"Kids are stressed because their parents are stressed. And sometimes, parents simply don’t have the skills to help their children."

The sessions are based on Louise Hay's book You can heal your life , which Usha found solace in after she was struck down and confined to her bed with chronic fatigue in 2000.

"After reading the book, I started to try the things that Hay talks about, like the positive affirmations, and yes, amazing things did begin to happen," explains Usha. Slowly, she began to feel better and returned to part-time teaching. She also started running adult workshops based on the Hay method.

"What I found was that a lot of the problems people face stem from their childhood and their belief system. I decided to go to the root cause, and adapted the work I was doing for adults, and wrote a similar programme for children." A year later the Healing Feeling workshop was born.
The workshop incorporates meditation, tai-chi, dance, massage, visualisation, positive affirmations and much more. Not exactly the usual things children are taught, but Usha is quick to defend her alternative methods. "Young children learn everything through imagination and play. But as they grow older, there is less time for play at school and at home.

"By discussing an imaginary journey with a child for example, will help them develop their language skills, help them learn and it connects the left and right sides of their brain," advises Usha. And her technique has seen results.

For example, Jack is eight. He appears to be confident, but when he's in a group he becomes shy and aloof. But after completing the workshop activities, on the final day, he confidently speaks in front of a group of adults and children about what he enjoyed the most, something his mum believes he wouldn't have done before.

"Children learn everything through imagination and play. But as they grow older, there is less time for play at school and at home. By discussing an imaginary journey with a child will help them develop their language and help them learn."

Another child, Mia, has a visible disability. She is often name-called by children at school. But here at the workshop, she feels safe and happily interacts with the other children. "Mia is an interesting example," explains Usha, "When she was visualising, she imagined she was surrounded by a bubble and all the names she was being called, simply bounced off the bubble.
"Through this technique, Mia learned that other people's problems are their own, and that she didn't have to listen to what they were saying to her."

Confidence is a big problem for many of the children, but Usha also deals with more severe cases. "I worked with one boy recently who was self-harming. He had been bullied so much that he had low self-esteem and that spiralled into him harming himself. "After 18 weeks of working him and his mum, he is a totally different child. We looked at bullying, why people bully, and also, we went through visualisations which made him feel more confident about himself. He can stand up for himself now," smiles Usha.

Wednesday, November 5, 2008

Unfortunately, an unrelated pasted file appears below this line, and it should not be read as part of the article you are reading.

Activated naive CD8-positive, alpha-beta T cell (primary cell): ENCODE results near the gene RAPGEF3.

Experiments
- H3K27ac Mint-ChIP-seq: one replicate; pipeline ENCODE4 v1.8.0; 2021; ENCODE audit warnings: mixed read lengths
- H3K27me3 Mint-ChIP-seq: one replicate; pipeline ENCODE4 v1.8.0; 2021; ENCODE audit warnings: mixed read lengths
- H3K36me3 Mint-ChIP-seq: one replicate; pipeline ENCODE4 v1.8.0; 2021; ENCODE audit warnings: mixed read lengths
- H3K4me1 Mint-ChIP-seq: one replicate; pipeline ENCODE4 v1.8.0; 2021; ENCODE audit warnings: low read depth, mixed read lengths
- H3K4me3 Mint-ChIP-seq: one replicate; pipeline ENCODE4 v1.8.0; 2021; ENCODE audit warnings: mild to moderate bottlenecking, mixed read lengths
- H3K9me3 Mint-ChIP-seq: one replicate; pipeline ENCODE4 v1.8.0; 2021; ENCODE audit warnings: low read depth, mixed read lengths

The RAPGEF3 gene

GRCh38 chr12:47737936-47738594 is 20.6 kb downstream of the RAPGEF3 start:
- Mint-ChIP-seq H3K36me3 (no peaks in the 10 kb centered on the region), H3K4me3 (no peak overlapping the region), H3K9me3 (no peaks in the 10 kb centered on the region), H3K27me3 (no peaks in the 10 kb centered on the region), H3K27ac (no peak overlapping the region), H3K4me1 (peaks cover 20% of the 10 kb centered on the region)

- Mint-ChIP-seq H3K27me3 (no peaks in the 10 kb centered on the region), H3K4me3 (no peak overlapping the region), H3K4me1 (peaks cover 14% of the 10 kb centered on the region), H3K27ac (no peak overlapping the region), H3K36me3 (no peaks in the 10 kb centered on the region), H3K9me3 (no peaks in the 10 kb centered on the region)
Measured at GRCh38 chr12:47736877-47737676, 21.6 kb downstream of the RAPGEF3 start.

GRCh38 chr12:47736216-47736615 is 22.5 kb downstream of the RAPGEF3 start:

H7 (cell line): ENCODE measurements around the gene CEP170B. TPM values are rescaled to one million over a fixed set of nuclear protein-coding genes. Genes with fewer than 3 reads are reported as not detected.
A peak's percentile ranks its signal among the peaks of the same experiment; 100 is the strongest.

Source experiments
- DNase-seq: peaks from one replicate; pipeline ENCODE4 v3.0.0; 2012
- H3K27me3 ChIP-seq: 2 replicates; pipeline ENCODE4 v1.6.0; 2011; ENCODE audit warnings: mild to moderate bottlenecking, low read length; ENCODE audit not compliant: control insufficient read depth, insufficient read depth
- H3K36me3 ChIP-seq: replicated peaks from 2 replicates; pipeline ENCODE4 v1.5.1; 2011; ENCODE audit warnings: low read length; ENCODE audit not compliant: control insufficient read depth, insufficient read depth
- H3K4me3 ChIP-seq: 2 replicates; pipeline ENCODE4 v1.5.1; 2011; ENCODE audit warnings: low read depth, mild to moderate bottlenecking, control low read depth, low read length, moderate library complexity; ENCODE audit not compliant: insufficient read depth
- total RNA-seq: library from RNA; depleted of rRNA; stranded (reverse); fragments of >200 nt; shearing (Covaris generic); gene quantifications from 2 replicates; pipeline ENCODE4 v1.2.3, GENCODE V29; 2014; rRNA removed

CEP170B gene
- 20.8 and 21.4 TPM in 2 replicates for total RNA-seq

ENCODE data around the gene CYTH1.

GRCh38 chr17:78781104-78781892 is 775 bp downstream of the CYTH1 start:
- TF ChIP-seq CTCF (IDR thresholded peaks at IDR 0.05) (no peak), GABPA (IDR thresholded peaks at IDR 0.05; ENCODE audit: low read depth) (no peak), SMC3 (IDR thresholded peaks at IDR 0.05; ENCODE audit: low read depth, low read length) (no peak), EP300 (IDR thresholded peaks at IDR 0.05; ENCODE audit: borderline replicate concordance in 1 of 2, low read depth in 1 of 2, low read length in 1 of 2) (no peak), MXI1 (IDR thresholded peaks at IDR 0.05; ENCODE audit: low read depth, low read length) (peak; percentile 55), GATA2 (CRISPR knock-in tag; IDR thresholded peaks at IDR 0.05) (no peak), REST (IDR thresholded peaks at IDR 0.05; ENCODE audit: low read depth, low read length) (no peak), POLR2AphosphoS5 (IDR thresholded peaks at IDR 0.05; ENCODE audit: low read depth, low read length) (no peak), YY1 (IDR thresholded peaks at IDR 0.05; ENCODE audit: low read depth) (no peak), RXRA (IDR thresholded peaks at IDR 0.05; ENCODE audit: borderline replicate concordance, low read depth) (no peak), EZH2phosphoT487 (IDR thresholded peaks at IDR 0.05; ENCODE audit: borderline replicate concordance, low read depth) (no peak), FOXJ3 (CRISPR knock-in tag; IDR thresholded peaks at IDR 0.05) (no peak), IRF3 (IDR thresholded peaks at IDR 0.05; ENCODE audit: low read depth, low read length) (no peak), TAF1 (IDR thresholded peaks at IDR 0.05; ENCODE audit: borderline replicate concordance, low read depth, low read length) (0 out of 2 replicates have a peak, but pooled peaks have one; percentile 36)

Healing visualisations

These are 2 examples of healing visualisations:

A. Getting closer - the Blended Colours Experience

Partners can do this together every morning when they get up, with the intention to bring closer their connection with each other. Each person should close their eyes and breathe in and out slowly three times. They should see the color coming out of their partners and see the color coming out of themselves. They should see the two colors blending, knowing that the two of them are becoming one. Exhale and open your eyes.

B. Breaking up - the Sands of Time experience

This special exercise is designed to help someone break the ties of a relationship to a specific person. It should be done twice — early morning and at twilight — twice a day for 7 days. It should take about 3 minutes per visualisation:

Close your eyes and exhale slowly three times.

See yourself walking along a beach holding hands with the one with whom you are ending the ties or relationship. Imagine the two of you dancing, skipping, and cavorting along the beach.
Then you drop hands, say good-bye, and retrace your steps backward toward the shoreline. As you do, thoroughly clean out everything that you see before you.

See and sense your effort.

Finally, when you reach the shoreline, the waves wash up on the beach, clearing away all the residue of the relationship that remains.

Picture yourself then swimming out to the horizon, using a regular overhand or crawl stroke, seeing your arms and legs becoming very long and your torso also elongating. Breathe in the pure air from the horizion.

Meet the horizon and come back to shore.. but using an alternative swimming stroke like a backstroke, with your arms stretched out far behind your head, your legs stretched out far in front of you - kicking. Again, your torso should be elongated in your visualisation. Keep breathing the pure air from the horizon.

When reaching the shore, come out and let the sun dry your skin. Then, put on a clean robe or gown that you find there, and return to your home.

Finally, open your eyes.